Additionally, we really got this interesting and key insight that the US market between now and 2026, in our realm in terms of this broader electric outboard motors space, the US market is growing at two and a half times the pace of the European market. And we did not understand that nuance until we had this project with the team. And so it was enormously valuable and insightful to allow us to bet all of our chips hard right now into what we call the broader West Coast US, so everything from Alaska, Washington, Oregon, California, and down through the coast.
In addition, we’re really heavily focused on Florida, the Caribbean, and then Central and Latin America. So all the water stuff that would happen off a Miami based Caribbean cruise. So anywhere that a ship might go in terms of a week or a two week vacation, as far south as Belize, or something down in Central America and really all throughout the Caribbean to the Bahamas are a massive market opportunity area. But as you know, the Caribbean is an enormous opportunity zone for us because there is so much water based tourism experiences.
That’s huge. That’s a lot of territory to cover.
Honestly, it was so amazing, because – and I don’t even know if I’ve told you this yet – we met with the team on Friday in terms of our final presentation. And I feel like we did that final readout with the team about mid-day. Literally, the next meeting we went into, after the final presentation from Management Consulted, was with a climate venture capitalist investor group called Urban Us who just happened to lead our round. They closed the deal with us later that month. We literally finalized the deal with them over these last couple of weeks.
I have chills even telling the story because I personally remember talking specifically to Sean, the partner at Urban Us about some of what we learned with the team in terms of those granular numbers about the true size of the 2026 space, what it looked like, electric outboards versus inboards, the detailed numbers between commercial and recreational. And I just personally had so much confidence to share that detail and that data with boldness, and it has really energized our whole team.
I mean, from when we finished with you guys January 14 to now, just six weeks later, we’ve closed our lead climate venture capitalist who’s leading our investment round, we’re four weeks from getting our prototype in the water, so our prototype is almost finished. We just came off the Miami International Boating Show, and we have an normal amount of leads from customers. We’ve wireframed our two initial customer pilots, so we’ve got those in development. And we have a variety of investor conversations, probably 10 to 15 investor meetings a week now – we just can’t even keep up!
It really was mission critical timing, and we’re trying to really hit this window because the electric vehicle world and honestly, the infrastructure development, both on land and water, is coming along so aggressively, that we really needed to be able to be running hard now. And I’m not sure what would have happened with that lead climate venture capitalist partner that we were working with, we couldn’t have found a better partner.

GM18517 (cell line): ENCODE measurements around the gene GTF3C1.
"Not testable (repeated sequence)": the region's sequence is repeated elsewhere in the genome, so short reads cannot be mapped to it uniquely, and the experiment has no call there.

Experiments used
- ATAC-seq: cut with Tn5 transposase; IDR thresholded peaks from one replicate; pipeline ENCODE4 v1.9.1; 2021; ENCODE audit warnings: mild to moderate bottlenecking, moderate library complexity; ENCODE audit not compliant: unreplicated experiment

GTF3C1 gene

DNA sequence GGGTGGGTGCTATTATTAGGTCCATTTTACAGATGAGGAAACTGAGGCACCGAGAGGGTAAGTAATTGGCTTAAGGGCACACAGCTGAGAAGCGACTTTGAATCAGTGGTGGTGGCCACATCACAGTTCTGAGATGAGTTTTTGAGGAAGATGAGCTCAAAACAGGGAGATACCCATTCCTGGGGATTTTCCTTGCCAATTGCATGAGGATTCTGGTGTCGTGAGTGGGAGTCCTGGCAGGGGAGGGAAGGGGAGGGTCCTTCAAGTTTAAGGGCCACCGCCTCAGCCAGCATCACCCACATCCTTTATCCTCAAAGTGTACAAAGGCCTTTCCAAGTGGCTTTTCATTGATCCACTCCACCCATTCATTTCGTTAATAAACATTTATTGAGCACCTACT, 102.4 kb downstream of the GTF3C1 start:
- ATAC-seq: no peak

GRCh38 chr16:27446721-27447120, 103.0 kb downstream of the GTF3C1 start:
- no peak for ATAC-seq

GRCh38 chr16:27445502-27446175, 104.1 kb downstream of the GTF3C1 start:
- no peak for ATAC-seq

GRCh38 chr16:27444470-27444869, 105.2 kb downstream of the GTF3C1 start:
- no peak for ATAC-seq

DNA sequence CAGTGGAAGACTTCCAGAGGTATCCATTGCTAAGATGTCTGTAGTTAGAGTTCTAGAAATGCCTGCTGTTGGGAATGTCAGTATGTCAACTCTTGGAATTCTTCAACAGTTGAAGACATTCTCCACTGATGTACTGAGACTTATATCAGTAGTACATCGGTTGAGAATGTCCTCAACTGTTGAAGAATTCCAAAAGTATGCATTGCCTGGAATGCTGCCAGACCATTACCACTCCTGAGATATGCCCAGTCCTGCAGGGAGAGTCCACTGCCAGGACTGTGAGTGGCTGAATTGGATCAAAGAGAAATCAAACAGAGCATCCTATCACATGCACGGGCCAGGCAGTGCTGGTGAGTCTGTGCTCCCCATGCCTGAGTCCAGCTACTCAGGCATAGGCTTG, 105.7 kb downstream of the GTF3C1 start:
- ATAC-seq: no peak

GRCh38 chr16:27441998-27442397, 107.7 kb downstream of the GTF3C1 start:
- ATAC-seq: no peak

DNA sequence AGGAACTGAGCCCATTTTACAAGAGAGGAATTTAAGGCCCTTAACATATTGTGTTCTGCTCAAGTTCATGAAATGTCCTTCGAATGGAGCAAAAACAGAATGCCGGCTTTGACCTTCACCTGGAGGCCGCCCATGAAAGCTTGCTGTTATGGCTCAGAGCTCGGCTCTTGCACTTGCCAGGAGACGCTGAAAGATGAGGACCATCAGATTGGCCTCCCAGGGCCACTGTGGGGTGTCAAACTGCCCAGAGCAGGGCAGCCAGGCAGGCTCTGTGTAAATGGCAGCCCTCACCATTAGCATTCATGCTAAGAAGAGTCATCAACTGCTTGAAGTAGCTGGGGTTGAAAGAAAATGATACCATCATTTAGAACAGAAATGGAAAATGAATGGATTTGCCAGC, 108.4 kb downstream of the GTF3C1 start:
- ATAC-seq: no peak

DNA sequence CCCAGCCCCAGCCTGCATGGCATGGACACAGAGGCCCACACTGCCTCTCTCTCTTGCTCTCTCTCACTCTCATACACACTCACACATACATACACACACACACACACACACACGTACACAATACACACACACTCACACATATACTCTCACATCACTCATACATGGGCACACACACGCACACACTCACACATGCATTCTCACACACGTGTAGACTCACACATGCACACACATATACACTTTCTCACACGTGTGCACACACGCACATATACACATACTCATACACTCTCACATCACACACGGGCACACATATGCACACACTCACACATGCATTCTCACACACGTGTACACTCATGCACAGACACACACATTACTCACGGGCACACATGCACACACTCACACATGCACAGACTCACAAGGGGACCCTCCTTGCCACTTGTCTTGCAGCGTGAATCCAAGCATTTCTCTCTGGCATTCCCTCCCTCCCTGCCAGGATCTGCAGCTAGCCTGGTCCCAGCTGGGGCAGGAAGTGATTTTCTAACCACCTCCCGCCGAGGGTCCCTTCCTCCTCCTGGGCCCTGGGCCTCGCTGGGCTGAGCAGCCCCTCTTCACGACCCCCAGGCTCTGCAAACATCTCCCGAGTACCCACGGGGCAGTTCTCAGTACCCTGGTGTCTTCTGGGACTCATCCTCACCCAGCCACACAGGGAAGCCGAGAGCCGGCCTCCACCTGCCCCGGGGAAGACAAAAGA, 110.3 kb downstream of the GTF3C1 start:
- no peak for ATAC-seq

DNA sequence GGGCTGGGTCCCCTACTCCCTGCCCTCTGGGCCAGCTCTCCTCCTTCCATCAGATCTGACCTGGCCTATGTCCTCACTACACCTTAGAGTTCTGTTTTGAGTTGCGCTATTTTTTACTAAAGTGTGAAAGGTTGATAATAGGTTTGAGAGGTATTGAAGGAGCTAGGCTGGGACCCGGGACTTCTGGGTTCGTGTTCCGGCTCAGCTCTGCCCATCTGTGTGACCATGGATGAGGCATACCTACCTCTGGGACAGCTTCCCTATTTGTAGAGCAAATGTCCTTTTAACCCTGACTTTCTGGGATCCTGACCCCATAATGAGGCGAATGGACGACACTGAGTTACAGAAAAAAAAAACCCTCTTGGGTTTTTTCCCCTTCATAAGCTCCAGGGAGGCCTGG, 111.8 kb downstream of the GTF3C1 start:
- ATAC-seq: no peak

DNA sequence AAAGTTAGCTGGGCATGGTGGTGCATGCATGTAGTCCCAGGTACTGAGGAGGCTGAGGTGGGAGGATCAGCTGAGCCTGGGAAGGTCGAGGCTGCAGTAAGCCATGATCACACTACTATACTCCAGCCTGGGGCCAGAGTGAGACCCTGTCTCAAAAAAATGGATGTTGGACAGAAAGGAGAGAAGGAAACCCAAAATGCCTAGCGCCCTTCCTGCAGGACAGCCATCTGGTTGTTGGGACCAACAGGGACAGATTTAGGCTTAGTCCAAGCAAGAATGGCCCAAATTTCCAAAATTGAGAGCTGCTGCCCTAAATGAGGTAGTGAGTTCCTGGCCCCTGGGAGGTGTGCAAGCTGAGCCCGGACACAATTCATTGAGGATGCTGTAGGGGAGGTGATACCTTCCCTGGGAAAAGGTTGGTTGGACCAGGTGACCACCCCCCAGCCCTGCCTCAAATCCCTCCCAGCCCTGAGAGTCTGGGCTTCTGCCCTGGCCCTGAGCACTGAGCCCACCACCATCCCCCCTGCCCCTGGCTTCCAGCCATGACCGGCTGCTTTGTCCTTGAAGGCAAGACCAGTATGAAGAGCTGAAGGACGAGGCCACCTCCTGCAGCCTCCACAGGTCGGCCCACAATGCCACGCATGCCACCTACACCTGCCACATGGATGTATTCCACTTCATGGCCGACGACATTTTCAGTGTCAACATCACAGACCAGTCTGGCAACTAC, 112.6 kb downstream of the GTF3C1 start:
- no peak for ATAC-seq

I feel like I went from swimming a normal cadence with work to just racing now. We are running hard, full speed ahead. And honestly, the momentum we feel as a team, I have enormous gratitude for all of you in terms of your willingness to work with us in that time frame, because it’s almost like hindsight is 2020.
Amazing. It’s so wild to hear that you were able to implement the team’s recommendations within hours, within days.
Within literally 30 minutes. (laughs)
I love that, it’s pretty wild.
Can you estimate the financial impact of the project for your company?
I was thinking about that today and it’s difficult to quantify how impactful this project has been for us because we’re so early in terms of our broader roadmap as we bring this baby to life, so to speak. And yet, there’s no question that the project helped us land that initial climate investor. So to give you a sense, Urban Us invested $250,000 with us. So I would say it was at least that helpful to close that lead investor.
But the truth is, as you know, with every company that’s rapid growth stage, we’re now having such an accelerated pace of conversations with investors. And a big part of that is because we were able to secure Urban Us as our lead. And it kind of drives the flywheel and the momentum faster, further and it really is getting us into different circles of conversation.
To give you a sense, one of the things I’ve been working on today is prioritizing our next investor meetings and conversations and just doing some due diligence and really working just to know and understand how well some investment funds might overlap to our mission and vision or not. Whether in the for profit world or the nonprofit world, it’s mission critical to really understand your target and your audience and I think so often people tend to take a machine gun approach. They just shoot bullets out in the wind and just hope something lands. In my personal experience, that’s a terrible mistake because it’s a waste of your time and it’s a waste of their time and it’s not as professional as you could be if you do your homework, right.